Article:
When the services was first mooted and then the contract awarded local people were among the most vociferous opponents. The familiar arguments were that this would be a service predominantly for the politicians and business people.

This has long been dispelled because many of the thousands of travellers to use the RAF civilian air-service are locals.

Nonetheless, despite the acceptance of the civilian air service by from RAF Valley by its tens of thousands of users, the politicians seem to be having the usual fall-out.

The Labour-Plaid Cymru Coalition in Cardiff has clearly nailed its colours to the mast on the air service component of its overall Transport Strategy. The project was instigated and steered by Albert Owen MP and received the full support of the County Council once it was seen as a winner.

However, the Liberal Democrats in the Welsh Assembly have very little to lose on Anglesey, considering the paucity of their support on the Island.

Jenny Randerson told BBC Wales:

“It beggars belief that the Labour-Plaid government can waste another £4.8m of taxpayers' money …[and] an environmental and financial outrage."

In response Mr Ieuan Wyn Jones, Anglesey AM and Assembly Deputy First Minister, said,

"I think it is justified, simply because we need to maintain good communications between north and south of our country."

Mr Jones re-iterated the Welsh Assembly Government’s commitment to maintain the air-link between Cardiff and North Wales.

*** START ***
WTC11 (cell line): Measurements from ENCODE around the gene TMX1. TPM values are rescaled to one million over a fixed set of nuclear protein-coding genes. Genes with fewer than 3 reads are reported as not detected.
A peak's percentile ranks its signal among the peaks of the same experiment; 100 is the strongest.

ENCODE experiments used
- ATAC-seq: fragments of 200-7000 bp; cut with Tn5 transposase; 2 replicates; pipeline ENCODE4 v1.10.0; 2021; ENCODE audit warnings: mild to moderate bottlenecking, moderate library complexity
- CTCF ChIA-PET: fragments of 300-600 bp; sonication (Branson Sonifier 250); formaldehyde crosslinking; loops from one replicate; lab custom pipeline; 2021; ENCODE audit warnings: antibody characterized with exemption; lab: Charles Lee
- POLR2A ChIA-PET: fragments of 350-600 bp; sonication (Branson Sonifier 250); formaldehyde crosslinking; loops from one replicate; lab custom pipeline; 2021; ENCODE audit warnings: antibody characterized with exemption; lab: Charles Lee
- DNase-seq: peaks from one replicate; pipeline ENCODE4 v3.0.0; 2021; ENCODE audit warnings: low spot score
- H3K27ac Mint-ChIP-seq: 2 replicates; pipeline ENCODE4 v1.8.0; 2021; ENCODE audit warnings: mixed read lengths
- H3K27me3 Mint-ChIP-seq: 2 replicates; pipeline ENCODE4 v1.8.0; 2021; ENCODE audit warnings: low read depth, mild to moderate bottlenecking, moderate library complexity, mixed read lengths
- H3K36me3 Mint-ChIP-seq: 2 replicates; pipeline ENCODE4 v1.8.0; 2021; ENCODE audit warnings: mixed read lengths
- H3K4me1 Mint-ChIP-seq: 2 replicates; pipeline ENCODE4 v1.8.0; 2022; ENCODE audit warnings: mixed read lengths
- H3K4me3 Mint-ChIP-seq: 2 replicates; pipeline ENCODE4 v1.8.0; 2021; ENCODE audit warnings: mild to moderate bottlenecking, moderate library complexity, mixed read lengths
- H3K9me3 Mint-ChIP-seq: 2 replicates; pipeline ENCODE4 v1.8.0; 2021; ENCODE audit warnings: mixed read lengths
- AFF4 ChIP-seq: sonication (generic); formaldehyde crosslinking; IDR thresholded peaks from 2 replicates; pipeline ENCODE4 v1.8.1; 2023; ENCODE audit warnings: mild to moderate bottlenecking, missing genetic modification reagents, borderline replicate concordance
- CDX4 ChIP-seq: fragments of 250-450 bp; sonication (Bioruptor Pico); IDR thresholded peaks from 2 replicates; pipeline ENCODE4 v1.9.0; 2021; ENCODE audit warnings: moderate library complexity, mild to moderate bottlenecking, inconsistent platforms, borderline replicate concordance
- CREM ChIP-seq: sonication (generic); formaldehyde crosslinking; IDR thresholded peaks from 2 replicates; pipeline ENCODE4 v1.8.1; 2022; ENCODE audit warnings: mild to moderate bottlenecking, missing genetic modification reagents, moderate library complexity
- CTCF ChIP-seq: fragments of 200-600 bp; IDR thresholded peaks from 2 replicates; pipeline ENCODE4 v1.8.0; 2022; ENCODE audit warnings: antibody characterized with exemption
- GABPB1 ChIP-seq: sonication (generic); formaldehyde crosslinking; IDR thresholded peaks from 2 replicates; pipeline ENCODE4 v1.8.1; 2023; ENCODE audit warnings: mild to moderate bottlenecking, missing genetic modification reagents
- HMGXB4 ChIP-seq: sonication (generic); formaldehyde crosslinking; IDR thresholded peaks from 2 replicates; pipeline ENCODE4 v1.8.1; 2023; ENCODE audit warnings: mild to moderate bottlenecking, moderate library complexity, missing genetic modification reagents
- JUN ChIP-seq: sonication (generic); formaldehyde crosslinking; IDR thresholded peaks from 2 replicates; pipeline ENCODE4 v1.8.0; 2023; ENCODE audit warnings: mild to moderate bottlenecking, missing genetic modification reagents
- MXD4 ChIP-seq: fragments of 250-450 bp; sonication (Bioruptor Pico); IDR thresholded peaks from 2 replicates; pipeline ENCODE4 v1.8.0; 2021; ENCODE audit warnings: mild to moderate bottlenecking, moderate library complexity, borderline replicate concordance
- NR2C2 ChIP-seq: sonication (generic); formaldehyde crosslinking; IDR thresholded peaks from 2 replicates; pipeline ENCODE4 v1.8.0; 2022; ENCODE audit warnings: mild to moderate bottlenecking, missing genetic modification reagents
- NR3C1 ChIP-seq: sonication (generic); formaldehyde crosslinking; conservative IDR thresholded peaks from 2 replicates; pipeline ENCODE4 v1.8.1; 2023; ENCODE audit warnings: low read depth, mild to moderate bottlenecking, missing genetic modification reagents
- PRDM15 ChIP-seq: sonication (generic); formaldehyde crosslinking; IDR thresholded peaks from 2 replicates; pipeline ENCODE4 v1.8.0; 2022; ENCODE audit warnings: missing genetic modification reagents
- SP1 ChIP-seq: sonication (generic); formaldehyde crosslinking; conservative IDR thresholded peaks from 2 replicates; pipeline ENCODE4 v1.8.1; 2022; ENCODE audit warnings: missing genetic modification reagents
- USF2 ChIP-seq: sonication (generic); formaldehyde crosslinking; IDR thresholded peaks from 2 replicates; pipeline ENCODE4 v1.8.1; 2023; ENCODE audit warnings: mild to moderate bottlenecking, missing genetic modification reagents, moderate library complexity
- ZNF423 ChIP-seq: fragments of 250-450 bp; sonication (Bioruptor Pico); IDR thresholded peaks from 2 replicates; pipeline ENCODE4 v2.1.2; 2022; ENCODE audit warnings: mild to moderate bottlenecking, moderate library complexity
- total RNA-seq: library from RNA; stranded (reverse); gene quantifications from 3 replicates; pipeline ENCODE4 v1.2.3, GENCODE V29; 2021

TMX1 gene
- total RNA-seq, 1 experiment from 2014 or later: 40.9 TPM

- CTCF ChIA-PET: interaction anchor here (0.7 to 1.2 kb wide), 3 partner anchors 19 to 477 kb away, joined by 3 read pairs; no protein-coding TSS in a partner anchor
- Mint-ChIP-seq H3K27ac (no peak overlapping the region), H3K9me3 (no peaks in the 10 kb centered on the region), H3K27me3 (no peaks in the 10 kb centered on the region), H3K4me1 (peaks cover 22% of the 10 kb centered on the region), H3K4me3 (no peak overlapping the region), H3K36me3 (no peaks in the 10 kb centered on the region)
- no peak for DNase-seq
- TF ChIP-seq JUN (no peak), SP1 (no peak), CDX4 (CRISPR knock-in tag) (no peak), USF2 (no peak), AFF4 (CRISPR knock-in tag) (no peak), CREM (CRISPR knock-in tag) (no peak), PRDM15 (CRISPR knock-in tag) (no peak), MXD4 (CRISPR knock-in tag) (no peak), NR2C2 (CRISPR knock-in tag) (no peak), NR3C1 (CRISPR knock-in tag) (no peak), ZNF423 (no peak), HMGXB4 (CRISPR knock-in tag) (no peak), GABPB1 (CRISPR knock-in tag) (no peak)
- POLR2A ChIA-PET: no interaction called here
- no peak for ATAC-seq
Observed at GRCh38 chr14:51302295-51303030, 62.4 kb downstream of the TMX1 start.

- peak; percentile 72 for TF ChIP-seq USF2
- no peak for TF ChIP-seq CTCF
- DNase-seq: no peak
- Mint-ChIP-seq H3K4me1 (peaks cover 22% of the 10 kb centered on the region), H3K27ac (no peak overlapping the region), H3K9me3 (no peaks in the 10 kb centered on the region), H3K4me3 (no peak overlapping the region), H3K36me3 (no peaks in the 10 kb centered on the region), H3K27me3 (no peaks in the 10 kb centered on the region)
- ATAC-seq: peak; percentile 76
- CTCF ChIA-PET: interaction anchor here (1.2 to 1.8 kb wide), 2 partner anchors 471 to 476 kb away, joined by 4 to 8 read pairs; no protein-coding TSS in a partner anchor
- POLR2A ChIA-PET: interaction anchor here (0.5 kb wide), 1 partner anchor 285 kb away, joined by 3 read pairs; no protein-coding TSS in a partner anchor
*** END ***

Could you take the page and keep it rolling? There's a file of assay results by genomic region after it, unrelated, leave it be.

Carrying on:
"This service is well used, it is well utilised, and it's a wide range of people - there are business people, people visiting friends and families, people going for tourism opportunities, as well as of course as people from the public sector."

All the politicking to lone side, this means that Anglesey will retain a direct twice-daily link with the Welsh capital, Cardiff. chairman Noel Hayes said:

"As a Celtic neighbour, is delighted to have been chosen to continue the connection between Cardiff and Anglesey.

"With our home base just 50 miles away across the Irish Sea, we're excited about continuing our award-winning Manx service into the future."

Saturday 17 October 2009

Such is the demand for seats on the regular weekday flights between Anglesey and Cardiff that it is now intended to increase the length of financial support for the service and Highland Airways to fly larger planes.

In the first two years of the Service almost 30,000 people have flown in and out from RAF Valley thus proving viability as a EU supported business and public service.

The Welsh Assembly Government has now decided that it will tender again for further Public Service Obligation finding from the EU. If successful then this will guarantee an operational future until 2014.

While that bid is being prepared, Highland Airways have decided that they will upgrade their aircraft to carry at least 29 passengers on each flight from May 2010. This is an increase from the current 18 places.

That Maes Awyr Mon has been a great success is a victory against those many Nay-Sayers who appear to be against any kind of major investment on Anglesey.

One thing that these Nay-Sayers have in common seems to be a lack of ambition, ability and commitment. It's the easiest thing in the world among those who lack ability to decry efforts and enthusiasm in others.

Nothing justifies the position of Nay-Saying more than seeing someone fail. It's always easier to maintain a position where it is always someone else's fault rather than their own failure to engage with courage.

I support Bobby Charlton's thoughts about making ambitious shots at goal. As long as you have a go, then the fans will forgive you. It's when you do not take a chance that you lose support.

Congratulations to all those who are having a go for Anglesey rather having a go at it.